Depending on your reasons for seeking genetic counseling, your meeting may also include a discussion of testing options. Prenatal genetic tests are characterized in two ways: screening tests or diagnostic tests.
During your visit, we share options for prenatal genetic screening for chromosome abnormalities—also known as aneuploidy screening. These tests do not diagnose a chromosome abnormality in your baby, but they determine the chance of these conditions. Screening tests are used for early detection of possible genetic problems and are often a part of standard care recommended by obstetricians.
We also explain options for prenatal diagnostic tests, which are used to definitively diagnose or rule out a genetic abnormality in your baby. These tests are generally more invasive than genetic screening and are associated with a risk for miscarriage. Prenatal diagnostic tests are useful to healthcare providers because it allows them to plan complicated deliveries for babies that may require immediate care from specialists at birth or, in some cases, treat babies while they are still inside their mothers.
Both forms of testing are optional. You can decide which tests, if any, are right for your unique situation. If testing yields an abnormal finding, your genetic counselor may recommend counseling for the stress and emotional impact that can accompany these findings. We may suggest other sources of information and support in the wider community.
What to Bring
Although prenatal genetic counseling is not for everyone, some people consider it an extension of reproductive healthcare, or it may be sought at the suggestion of an obstetrician or family physician. Prior to your appointment, you should gather a comprehensive health history from both sides of your immediate and extended family. Among the questions you should ask:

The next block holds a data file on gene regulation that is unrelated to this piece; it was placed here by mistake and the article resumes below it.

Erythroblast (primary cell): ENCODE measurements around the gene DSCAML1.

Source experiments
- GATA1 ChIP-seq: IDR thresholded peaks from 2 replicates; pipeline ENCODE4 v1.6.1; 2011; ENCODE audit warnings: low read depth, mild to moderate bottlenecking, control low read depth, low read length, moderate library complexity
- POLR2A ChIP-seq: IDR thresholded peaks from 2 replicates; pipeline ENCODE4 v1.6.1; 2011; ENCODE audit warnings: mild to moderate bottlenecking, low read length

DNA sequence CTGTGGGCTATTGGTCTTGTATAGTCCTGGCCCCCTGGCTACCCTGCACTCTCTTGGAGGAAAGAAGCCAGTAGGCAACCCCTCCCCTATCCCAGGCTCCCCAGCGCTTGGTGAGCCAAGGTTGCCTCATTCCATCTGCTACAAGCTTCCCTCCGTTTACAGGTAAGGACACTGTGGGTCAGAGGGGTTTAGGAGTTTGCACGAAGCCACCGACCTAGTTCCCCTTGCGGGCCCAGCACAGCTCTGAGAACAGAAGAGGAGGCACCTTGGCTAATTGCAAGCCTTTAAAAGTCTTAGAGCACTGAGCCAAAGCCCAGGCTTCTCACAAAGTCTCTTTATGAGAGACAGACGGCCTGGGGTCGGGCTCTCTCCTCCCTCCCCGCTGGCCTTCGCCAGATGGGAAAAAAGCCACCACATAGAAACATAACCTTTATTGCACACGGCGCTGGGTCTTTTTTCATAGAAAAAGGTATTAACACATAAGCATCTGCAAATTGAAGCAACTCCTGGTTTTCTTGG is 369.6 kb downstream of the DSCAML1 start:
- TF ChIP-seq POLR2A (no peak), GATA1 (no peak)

- Who died early in life?
- Who had difficulty conceiving a child?
- Who miscarried a pregnancy?
- Who had mental or learning problems, birth defects, infertility or genetic disorders?
The more information you can gather, the greater understanding we can have of your risk. Having these answers ready gives us the information we need to make genetic counseling beneficial for you and your family.
You can also bring your completed registration forms at the time of your appointment. Your primary physician or obstetrician may also use our referral form to schedule your first appointment. These forms are available below.
Prenatal Diagnosis Patient Registration Form (Riley at IU Health). This form registers all new patients who receive prenatal diagnosis.
Genetic Counseling Patient Registration Form (Riley at IU Health). This form registers all new patients who receive genetic counseling.
Patient Referral Form (Riley at IU Health). Physicians can use this form to refer patients to us for maternal-fetal care or prenatal genetic counseling.
Key Points to Remember
Key Points to Remember
- For families with no known risk factors, genetic counseling may offer peace of mind as they prepare for the arrival of their baby.
- Genetic counseling helps people understand and adapt to the medical, psychological and familial implications of genetic factors in disease.
- While genetic counselors do not diagnose or treat medical conditions, they can discuss testing options and interpret results from genetic testing.
- Genetic counselors do not attempt to sway parents to any particular decision.
- Prenatal genetic counseling can be especially beneficial to couples with a known family history of inherited conditions, chromosomal disorders or birth defects.
Support Services & Resources
Support Services & Resources
Riley at IU Health offers a broad range of supportive services to make life better for families who choose us for their children's care.
This is an exhaustive, consumer-friendly resource about genetic conditions, published by the U.S. National Library of Medicine.
This website is supported by the American Academy of Pediatrics and offers information about prenatal genetic counseling and screening.